- CPM (Crop Production Magazine)
A “little and often” approach to spring fertiliser applications and tailored use of growth regulators are two important ways growers can help oilseed rape crops fulfil their promising yield potential this season, say Farmacy agronomists.
Low disease pressure and good weed control have resulted in many crops that are well forward, with strong root and canopy growth. Jason Noy, who looks after crops in Cambs, Herts, Wilts and Glos, says the first nitrogen has been applied to some early-sown crops that were beginning to look “hungry”, in order to ensure early development is not constrained.
“This is particularly true in the East where we’ve tended to drill OSR very early in the first or second week of Aug due to flea beetle pressure. Many crops had used up the standard dose applied at drilling, so received 45kgN/ha in early Feb.
“Even further west where OSR hasn’t been drilled so early, crops will benefit from nitrogen if it hasn’t already been applied. We don’t want to generate massive crop canopies, but equally we have to ensure the crop isn’t starved of nutrients.”
The aim with spring fertiliser applications is to achieve a green area index of 3.5 by flowering, and the focus for remaining nitrogen is usually around the stem extension timing. But Jason feels there are clear benefits from holding some back to apply later in the season to ensure the crop is well nourished during the important seed filling stage.
Norfolk-based agronomist Peter Riley agrees, and favours a four-way split, if farm logistics, equipment and product choice allow. The early dose would be followed by another at stem extension (usually mid-March), a third at green-bud stage in early April and a final dose of foliar urea at mid- to late-flowering. “A lot of research shows there are benefits from this kind of approach,” he points out.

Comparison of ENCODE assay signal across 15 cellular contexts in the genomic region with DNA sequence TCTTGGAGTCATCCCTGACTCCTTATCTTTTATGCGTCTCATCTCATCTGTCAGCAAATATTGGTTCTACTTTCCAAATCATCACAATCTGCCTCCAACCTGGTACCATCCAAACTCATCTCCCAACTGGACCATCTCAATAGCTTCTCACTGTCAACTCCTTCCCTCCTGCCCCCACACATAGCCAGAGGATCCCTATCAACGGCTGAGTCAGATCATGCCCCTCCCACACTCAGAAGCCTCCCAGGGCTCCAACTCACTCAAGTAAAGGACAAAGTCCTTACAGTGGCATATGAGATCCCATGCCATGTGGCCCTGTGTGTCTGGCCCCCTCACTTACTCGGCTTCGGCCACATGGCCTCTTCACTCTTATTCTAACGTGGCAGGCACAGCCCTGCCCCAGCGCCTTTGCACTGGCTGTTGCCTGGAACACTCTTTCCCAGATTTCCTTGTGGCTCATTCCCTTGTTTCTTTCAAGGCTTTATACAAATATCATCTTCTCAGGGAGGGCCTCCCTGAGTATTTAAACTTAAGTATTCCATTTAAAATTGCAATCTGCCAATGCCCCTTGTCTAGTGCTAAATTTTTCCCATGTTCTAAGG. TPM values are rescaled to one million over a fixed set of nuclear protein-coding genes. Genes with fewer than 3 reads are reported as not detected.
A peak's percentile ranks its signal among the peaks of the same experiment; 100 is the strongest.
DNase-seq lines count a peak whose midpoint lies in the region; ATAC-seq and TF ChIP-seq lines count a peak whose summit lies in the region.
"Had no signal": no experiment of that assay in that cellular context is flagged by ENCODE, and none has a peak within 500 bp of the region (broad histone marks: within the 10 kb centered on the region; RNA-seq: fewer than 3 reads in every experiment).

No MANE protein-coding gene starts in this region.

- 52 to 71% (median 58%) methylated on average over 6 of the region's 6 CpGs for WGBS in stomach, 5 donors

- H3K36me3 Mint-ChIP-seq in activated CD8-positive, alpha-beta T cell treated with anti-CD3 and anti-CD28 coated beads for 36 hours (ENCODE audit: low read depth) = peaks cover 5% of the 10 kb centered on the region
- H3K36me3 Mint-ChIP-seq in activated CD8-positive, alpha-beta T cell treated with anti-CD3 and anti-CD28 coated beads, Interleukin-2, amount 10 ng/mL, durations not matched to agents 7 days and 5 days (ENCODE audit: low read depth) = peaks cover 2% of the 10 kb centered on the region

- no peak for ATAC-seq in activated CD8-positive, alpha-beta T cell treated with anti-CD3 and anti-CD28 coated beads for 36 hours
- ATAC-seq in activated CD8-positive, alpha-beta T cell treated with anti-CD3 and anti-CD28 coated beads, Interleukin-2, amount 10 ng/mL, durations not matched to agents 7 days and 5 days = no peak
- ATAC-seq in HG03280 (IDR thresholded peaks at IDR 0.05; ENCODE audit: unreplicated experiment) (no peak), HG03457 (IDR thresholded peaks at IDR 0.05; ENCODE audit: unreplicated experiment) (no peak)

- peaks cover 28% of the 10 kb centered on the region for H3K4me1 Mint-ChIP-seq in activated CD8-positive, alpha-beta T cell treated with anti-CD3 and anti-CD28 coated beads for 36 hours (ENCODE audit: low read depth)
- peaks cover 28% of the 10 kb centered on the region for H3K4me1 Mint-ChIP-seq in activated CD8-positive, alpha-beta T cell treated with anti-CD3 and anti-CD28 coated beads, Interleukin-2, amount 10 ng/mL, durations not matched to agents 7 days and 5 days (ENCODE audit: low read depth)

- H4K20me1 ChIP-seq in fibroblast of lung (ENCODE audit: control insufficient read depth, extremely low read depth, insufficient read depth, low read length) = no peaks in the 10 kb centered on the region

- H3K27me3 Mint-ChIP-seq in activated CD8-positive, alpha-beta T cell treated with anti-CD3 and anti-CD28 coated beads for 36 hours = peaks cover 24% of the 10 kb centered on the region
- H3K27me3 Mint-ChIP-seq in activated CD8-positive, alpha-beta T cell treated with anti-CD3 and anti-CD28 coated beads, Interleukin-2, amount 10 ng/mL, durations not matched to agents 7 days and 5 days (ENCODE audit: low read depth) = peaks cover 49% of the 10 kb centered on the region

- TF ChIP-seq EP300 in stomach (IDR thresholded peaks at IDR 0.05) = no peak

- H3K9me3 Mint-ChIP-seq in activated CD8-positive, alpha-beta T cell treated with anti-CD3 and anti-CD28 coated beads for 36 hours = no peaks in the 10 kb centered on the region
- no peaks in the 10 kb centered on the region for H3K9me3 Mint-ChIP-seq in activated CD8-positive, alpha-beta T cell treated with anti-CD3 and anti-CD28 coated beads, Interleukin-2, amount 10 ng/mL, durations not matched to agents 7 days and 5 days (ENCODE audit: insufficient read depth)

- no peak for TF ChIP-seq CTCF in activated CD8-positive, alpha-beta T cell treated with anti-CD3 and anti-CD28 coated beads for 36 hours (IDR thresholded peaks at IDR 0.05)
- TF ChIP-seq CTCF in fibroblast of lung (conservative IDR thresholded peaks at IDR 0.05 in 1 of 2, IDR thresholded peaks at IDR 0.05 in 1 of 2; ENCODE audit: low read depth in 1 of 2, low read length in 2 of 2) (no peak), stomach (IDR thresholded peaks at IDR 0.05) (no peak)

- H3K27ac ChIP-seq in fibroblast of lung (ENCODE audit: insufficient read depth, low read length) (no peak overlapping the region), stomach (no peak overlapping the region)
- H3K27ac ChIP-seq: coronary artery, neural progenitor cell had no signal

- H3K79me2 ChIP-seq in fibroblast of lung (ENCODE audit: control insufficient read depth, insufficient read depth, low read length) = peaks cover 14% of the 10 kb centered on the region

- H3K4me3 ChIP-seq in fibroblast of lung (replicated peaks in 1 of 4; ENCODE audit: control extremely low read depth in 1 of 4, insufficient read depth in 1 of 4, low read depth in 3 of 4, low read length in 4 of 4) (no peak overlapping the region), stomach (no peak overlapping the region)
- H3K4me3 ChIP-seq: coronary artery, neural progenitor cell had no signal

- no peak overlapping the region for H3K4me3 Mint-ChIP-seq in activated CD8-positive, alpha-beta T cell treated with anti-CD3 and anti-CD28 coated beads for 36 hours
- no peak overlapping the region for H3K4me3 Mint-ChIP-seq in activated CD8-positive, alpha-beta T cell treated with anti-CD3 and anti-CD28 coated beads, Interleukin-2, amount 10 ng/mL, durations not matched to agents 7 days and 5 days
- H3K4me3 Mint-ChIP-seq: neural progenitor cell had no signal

“OSR also requires a lot of sulphur, especially when the crop is taking up nitrogen, so I often recommend applying both at the first three fertiliser timings. Sulphur can be very mobile in the soil though so it’s sensible to apply it as close as possible to when it is needed and will be quickly taken up by the crop.”
Additional micronutrients should also be applied as required, with boron in particular often needed – deficiency can impair stem elongation and flowering, he notes.
Jason believes a well-timed growth regulator can benefit large, forward crops and help create a canopy structure that maximises light interception throughout the growing season. Mepiquat + metconazole is his favoured choice at stem extension for growth regulation and height reduction. But he also suggests trinexapac-ethyl can be a useful alternative for canopy manipulation and creating a more even flowering period.
This works by reducing the plant’s apical dominance and encouraging side branches to flower at the same time as the main stem, he explains. “If flowering is less drawn out, it increases the window for light to penetrate the canopy after flowering which helps the plant to build yield potential through photosynthesis.”
Peter advises growers not to get caught out by applying growth regulators too late when crops are growing quickly in the spring. “We sometimes find growth regulators are being applied too late, which reduces their effectiveness. Ideally, they should go on at early stem extension, but sometimes they’re not actually going on until green bud stage which is too late.”
Spring disease control should now focus on sclerotinia sprays at flowering, he adds. He favours a two-spray approach including azoxystrobin and boscalid, while prothioconazole-based products are also worth considering, especially if there’s any light leaf spot or phoma to mop up.